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Expansion in Fight against AIDS, TB, Malaria

UN-Backed Global Fund Reports Expansion in Fight Against AIDS, TB, Malaria

New York, Jun 29 2005 10:00AM

The Global Fund to Fight AIDS, Tuberculosis and Malaria, a unique global public-private partnership created three years ago on the initiative of United Nations Secretary-General Kofi Annan, today reported a rapid expansion in treatment and other services over the past six months.

Fund-financed programmes supported 90,000 new people on antiretroviral treatment for AIDS, bringing to 220,000 the total now benefiting from programmes, 215,000 more people were provided with tuberculosis treatment, bringing the total to 600,000, and a further 1.55 million bed nets to help prevent malaria were distributed or re-impregnated, more than doubling the total number of nets to 3.1 million.

“It is extremely impressive that health programmes deliver such substantial results just out of the starting gates,” Global Fund Executive Director Richard Feachem said. “The dedication and commitment to results in the large majority of the programmes we support is very encouraging, and we are optimistic that these programs will continue to meet or exceed their targets in the coming years.”

These results could not have been achieved without substantial technical assistance from the Joint UN Programme on HIV/AIDS (UNAIDS), the UN World Health Organization (WHO), the UN Development Program (UNDP) and a number of other partners, the Fund said.

The scale-up of AIDS treatment in particular is a collaborative effort, where donors, international organizations and non-governmental organizations all play supporting roles in national campaigns in many countries to provide treatment - often under extremely difficult circumstances.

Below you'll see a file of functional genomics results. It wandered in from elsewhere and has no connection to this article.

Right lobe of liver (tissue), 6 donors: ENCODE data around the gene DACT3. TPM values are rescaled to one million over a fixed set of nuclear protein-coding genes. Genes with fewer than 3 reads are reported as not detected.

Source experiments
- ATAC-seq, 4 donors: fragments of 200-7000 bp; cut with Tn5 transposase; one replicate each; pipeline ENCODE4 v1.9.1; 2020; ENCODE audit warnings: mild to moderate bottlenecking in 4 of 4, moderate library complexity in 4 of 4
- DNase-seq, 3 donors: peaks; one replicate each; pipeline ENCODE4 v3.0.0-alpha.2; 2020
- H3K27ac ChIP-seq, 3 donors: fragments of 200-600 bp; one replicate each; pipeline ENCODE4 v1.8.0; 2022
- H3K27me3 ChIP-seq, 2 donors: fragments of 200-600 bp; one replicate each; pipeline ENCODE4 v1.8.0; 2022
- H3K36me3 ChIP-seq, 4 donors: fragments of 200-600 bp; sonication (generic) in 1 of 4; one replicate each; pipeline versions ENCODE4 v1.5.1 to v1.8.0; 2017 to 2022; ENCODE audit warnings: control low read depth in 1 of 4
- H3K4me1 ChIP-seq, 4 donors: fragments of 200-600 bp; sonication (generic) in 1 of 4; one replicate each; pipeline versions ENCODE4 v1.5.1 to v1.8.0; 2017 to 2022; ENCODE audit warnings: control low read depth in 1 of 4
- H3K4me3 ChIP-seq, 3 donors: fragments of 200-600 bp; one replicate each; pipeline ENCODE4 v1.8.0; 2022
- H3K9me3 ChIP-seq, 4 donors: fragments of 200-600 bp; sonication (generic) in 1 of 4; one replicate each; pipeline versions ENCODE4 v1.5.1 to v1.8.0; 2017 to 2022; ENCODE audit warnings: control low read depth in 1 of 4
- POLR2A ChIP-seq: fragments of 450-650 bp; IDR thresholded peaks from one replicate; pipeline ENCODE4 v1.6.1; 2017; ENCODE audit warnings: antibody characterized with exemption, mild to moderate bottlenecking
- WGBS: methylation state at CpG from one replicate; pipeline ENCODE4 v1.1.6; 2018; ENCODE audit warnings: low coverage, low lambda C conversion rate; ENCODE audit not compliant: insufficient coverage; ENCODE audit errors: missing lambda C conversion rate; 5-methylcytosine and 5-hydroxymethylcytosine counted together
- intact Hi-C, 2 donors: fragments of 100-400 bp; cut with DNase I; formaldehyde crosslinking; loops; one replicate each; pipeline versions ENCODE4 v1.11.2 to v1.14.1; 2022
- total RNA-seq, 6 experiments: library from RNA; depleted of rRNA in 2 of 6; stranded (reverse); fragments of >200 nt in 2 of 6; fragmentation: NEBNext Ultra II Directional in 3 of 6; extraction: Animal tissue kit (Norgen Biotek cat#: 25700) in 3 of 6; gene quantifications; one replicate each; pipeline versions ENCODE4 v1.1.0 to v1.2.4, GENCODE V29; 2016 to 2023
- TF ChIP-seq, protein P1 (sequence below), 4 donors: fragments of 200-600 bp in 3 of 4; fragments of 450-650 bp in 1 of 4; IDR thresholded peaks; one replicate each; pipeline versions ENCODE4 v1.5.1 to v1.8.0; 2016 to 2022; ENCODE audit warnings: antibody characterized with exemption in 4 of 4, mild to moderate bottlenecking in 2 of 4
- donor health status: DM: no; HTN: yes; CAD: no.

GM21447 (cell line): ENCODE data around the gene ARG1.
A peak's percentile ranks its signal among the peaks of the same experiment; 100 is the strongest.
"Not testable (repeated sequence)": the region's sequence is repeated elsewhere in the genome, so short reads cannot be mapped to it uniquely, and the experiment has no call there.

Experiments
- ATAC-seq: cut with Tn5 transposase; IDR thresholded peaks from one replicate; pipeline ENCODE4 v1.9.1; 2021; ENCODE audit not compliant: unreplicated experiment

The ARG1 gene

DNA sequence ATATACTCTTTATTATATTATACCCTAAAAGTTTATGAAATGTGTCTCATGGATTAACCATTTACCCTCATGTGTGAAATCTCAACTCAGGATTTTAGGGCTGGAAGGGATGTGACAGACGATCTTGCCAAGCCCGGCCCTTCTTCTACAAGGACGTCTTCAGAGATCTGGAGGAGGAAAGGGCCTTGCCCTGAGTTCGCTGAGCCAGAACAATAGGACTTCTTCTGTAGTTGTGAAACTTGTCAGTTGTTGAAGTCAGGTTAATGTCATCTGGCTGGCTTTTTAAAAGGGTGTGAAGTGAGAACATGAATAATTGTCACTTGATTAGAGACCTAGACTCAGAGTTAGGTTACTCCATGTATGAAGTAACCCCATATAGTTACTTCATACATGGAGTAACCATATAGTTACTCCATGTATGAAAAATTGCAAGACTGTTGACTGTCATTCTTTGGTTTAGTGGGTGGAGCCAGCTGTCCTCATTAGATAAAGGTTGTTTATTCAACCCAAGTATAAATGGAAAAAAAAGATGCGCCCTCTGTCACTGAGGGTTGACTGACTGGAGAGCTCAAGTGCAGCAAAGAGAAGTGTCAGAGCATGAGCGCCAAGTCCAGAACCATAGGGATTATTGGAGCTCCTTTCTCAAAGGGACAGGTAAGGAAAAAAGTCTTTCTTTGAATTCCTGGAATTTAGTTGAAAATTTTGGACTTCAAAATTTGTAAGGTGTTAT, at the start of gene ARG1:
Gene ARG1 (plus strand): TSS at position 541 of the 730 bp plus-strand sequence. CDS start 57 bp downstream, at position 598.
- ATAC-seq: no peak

The Fund has so far committed $3.5 billion to over 300 programmes in 127 countries. Around 60 per cent of this funding has gone to Africa, and 55 percent to fighting HIV/AIDS. Around half of the funding is being spent on medicines, mosquito nets to prevent malaria and other products, while the other half is for strengthening health services.

To date, $1.3 billion has been disbursed. The programmes are on track to meet combined targets over five years of 1.6 million people on AIDS treatment and 3.5 million people treated for TB, though they are slightly behind schedule in the goal of distributing 108 million bed nets.

Fund-supported HIV/AIDS programmes aim to build up a long-term, sustainable effort to halt and reverse the pandemic in the countries hardest hit and prevent its growth in countries still in the early stages. Resources from the Global Fund therefore go to a wide range of activities, from training and infrastructure strengthening in order to expand treatment and care to large-scale prevention programs and expansion of testing and counseling.

“We are seeing a revolution in providing AIDS treatment for those who need it,” Mr. Feachem said. “The scale-up of treatment is moving fast and we can now be hopeful that universal access to treatment will become a reality before the end of the decade.

This would not have happened without the bold leadership by the World Health Organization, which has engaged the world and committed us all to doing our best through the 3x5 campaign,” he added, referring to WHO programme to treat 3 million HIV-infected people by 2005.

ENDS

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